Disney knows that Star Wars: Galaxy’s Edge will change how its theme parks work. And with SWGE coming to Disneyland first, that park is doubling down on its preparations for summer 2019.
Meanwhile, journalists for the OC Register (read that “Orange County”) recently broke down efforts to mitigate the crowd county in Disneyland.
On January 24, Brady MacDonald explained:
A Disneyland initiative dubbed Project Stardust seeks to relieve pedestrian pinch points throughout the Anaheim theme park ahead of the massive crowds expected to descend on the highly-anticipated new Star Wars: Galaxy’s Edge.
Disneyland vice president Kris Theiler and Disneyland art director Kim Irvine gave members of the media a tour of the small but important changes being made to the 64-year-old park that they hope will ease congestion in often-crowded areas of Main Street USA, Fantasyland and Adventureland.
A media tour took place early Jan. 22, before the park opened to the public, as forklifts rolled down Main Street USA, trucks pulled trailers filled with colorful plants and Disneyland’s gardening team updated flower beds for Valentine’s Day.
Project Stardust — mash-up of Star Wars and Pixie Dust — takes a park-wide look at operations, infrastructure and crowd management with an eye toward improving efficiency, traffic flow and access.
With little room to grow, the goal of Project Stardust is to repurpose and reallocate the precious and finite existing space within the boundaries of the park. Work began on the project two years ago with Disneyland crews focusing on expanding walkways, trimming planters, maximizing attraction queue capacities and corralling strollers throughout the park. The work will continue in earnest until Galaxy’s Edge opens in June.
Then, reporter Robert Niles waded in:
But Disneyland would need to have made the changes it showed off last week even if it wasn’t building a new billion-dollar land.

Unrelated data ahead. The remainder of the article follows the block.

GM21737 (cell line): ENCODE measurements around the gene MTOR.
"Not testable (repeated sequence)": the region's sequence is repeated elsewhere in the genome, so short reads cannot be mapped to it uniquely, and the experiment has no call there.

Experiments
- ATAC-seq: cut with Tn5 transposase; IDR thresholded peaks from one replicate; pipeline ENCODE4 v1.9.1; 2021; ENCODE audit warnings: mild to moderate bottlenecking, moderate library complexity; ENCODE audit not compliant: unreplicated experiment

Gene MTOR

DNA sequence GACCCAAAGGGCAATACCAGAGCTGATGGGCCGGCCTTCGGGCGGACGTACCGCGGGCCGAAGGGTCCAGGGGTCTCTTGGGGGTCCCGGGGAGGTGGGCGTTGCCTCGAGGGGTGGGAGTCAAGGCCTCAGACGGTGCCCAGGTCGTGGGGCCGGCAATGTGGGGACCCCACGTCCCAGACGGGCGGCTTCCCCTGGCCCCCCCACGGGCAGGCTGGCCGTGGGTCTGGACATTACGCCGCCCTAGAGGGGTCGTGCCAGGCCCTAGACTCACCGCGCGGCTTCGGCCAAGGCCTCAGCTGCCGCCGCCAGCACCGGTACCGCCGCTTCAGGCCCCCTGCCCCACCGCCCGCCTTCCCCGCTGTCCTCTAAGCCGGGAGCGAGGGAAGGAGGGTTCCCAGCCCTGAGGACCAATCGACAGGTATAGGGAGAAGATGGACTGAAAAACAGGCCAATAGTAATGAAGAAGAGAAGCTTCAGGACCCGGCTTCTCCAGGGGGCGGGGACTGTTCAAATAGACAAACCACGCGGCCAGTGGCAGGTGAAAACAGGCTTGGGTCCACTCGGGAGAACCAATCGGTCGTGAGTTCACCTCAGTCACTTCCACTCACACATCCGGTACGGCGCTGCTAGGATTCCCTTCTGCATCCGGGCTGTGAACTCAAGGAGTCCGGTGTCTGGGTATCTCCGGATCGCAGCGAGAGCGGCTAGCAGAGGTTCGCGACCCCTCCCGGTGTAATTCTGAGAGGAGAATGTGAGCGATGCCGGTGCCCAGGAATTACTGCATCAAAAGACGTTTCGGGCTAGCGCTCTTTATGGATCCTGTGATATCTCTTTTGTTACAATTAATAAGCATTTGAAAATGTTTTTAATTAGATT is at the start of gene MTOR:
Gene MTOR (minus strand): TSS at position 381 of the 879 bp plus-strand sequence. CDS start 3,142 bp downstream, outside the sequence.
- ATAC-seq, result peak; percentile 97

With more than 18 million people visiting the park each year, according to an industry estimate, Disneyland must consider every square foot of space in the park as a precious asset. But no one wants to see Disneyland cut down every tree and pave over every green space to make room for more visitors.
Disneyland is private property, but what its management team must do is the big leagues of urban planning. How do you accommodate many thousands of people in a limited space, while preserving that space as a place that millions of people would still want to inhabit?
The answer? You have to see the park — like any community — as an integrated operation, in which a change to even the smallest element can lead to broad effects. The trick is to make changes that help, instead of hurt.
Fascinating stuff; made even more fascinating if you have been to Orlando to experience Universal’s “Wizarding World” or Hollywood Studios to try the still new “Toy Story Land.”
It’s crowded in there!
But I urge everyone to read both of these interesting pieces and then weigh in below on the following question: Is there anything really to be done about the initial crowd levels at Star Wars: Galaxy’s Edge?
Bonus points to anyone who can explain project “Stardust” was in the Star Wars Saga